3 And as he sat upon the mount of Olives, the disciples came unto him privately, saying, Tell us, when shall these things be? and what shall be the sign of thy coming, and of the end of the world? 4 And Jesus answered and said unto them, Take heed that no man deceive you.  5 For many shall come in my name, saying, I am Christ; and shall deceive many.  6 And ye shall hear of wars and rumours of wars: see that ye be not troubled: for all these things must come to pass, but the end is not yet.  7 For nation shall rise against nation, and kingdom against kingdom: and there shall be famines, and pestilences, and earthquakes, in divers places.  8 All these are the beginning of sorrows.  9 Then shall they deliver you up to be afflicted, and shall kill you: and ye shall be hated of all nations for my name's sake.  10 And then shall many be offended, and shall betray one another, and shall hate one another.  11 And many false prophets shall rise, and shall deceive many. 12 And because iniquity shall abound, the love of many shall wax cold.

13 But he that shall endure unto the end, the same shall be saved. 14 And this gospel of the kingdom shall be preached in all the world for a witness unto all nations; and then shall the end come.  Matt. 24:3-14.

Many take the position that we have been living in the end times since the crucifixion of Jesus Christ and given the increase in worldwide phenomena such as volcanoes, hurricanes and earthquakes, the end must be nearing.  Clearly, in the passages indicated above, Jesus counseled his disciples to make sure that they were not deceived and that there would be many signs such as false messiahs, wars and rumors of wars, famines, pestilence and earthquakes in many places.  There would also be persecution for His sake coupled with betrayal and hatred.  False prophets would come and mislead many and due to the increase in iniquity, love would grow cold. This would be the beginning of sorrows or trials.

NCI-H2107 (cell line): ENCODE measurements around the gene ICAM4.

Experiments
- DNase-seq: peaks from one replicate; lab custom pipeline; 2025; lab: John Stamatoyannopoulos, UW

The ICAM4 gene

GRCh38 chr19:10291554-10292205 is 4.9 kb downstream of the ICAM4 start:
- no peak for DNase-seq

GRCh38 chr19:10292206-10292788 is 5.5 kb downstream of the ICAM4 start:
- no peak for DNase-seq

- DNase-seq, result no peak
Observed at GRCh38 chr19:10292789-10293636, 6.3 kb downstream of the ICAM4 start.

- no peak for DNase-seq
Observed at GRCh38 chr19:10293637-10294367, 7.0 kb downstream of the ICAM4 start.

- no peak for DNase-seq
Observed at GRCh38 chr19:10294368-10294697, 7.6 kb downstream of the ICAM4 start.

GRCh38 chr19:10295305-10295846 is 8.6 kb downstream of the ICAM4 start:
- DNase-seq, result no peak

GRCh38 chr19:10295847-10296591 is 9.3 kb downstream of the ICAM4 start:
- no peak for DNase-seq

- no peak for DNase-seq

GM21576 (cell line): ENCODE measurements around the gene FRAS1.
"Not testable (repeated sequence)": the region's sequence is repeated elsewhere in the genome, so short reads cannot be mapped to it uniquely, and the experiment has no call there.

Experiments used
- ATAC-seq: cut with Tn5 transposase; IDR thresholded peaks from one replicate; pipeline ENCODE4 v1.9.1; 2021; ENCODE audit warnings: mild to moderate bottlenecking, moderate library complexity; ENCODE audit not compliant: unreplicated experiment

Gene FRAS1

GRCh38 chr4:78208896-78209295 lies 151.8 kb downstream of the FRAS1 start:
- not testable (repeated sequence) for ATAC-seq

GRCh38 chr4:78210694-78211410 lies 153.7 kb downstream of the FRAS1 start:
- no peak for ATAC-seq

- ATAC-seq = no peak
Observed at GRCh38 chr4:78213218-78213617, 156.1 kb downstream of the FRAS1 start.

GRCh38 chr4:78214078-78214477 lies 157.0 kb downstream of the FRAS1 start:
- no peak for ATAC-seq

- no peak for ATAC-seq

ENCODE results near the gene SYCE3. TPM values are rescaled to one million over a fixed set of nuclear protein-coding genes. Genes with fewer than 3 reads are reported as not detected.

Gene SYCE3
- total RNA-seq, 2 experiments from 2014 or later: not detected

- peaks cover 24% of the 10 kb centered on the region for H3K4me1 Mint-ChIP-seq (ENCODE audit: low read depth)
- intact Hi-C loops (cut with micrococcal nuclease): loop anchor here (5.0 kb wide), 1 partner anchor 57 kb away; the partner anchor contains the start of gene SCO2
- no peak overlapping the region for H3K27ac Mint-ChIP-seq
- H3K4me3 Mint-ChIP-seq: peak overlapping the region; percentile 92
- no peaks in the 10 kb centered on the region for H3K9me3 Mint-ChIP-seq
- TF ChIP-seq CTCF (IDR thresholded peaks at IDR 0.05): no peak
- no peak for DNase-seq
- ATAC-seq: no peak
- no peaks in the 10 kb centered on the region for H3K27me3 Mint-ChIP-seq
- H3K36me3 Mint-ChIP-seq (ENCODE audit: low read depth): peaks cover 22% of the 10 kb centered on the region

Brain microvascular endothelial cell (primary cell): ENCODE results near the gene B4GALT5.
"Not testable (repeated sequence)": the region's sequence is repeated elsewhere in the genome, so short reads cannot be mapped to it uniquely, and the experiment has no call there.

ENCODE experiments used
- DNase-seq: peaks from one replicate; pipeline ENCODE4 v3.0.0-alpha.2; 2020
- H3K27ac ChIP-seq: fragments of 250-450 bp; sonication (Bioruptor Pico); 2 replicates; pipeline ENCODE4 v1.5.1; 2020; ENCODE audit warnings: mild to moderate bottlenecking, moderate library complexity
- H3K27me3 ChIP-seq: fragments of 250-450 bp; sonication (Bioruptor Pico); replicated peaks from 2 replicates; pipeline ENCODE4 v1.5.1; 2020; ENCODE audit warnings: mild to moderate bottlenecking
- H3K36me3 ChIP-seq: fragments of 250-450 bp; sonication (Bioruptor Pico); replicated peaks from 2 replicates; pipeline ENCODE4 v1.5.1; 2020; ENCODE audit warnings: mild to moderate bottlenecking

The final statement set forth in verse 14 of this passage makes it abundantly clear that the Gospel must be preached to the entire world as a witness to all the nations before the end of the age.  It is at this point that Jesus says that the end will come.

As He was prone to do, Jesus used a parable to convey the truth of what He was saying later in this same chapter of Matthew.  Israel was at this time largely an agrarian society so the parable that Jesus used was something that each of His disciples would have understood.  Additionally, He used the well-known story of Noah and the deluge to emphasize a certain idea.

32 Now learn a parable of the fig tree; When his branch is yet tender, and putteth forth leaves, ye know that summer is nigh:  33 So likewise ye, when ye shall see all these things, know that it is near, even at the doors. 35 Heaven and earth shall pass away, but my words shall not pass away. 36 But of that day and hour knoweth no man, no, not the angels of heaven, but my Father only. 37 But as the days of Noe were, so shall also the coming of the Son of man be. 38 For as in the days that were before the flood they were eating and drinking, marrying and giving in marriage, until the day that Noe entered into the ark, 39 And knew not until the flood came, and took them all away; so shall also the coming of the Son of man be. 40 Then shall two be in the field; the one shall be taken, and the other left. 41 Two women shall be grinding at the mill; the one shall be taken, and the other left. 42 Watch therefore: for ye know not what hour your Lord doth come.  Matt. 24:23-42.

According to these verses, we can recognize the seasons even if no one, including Jesus as the Son of Man, knows the day and the hour.  When we see these things happening, the end is near, even at the door.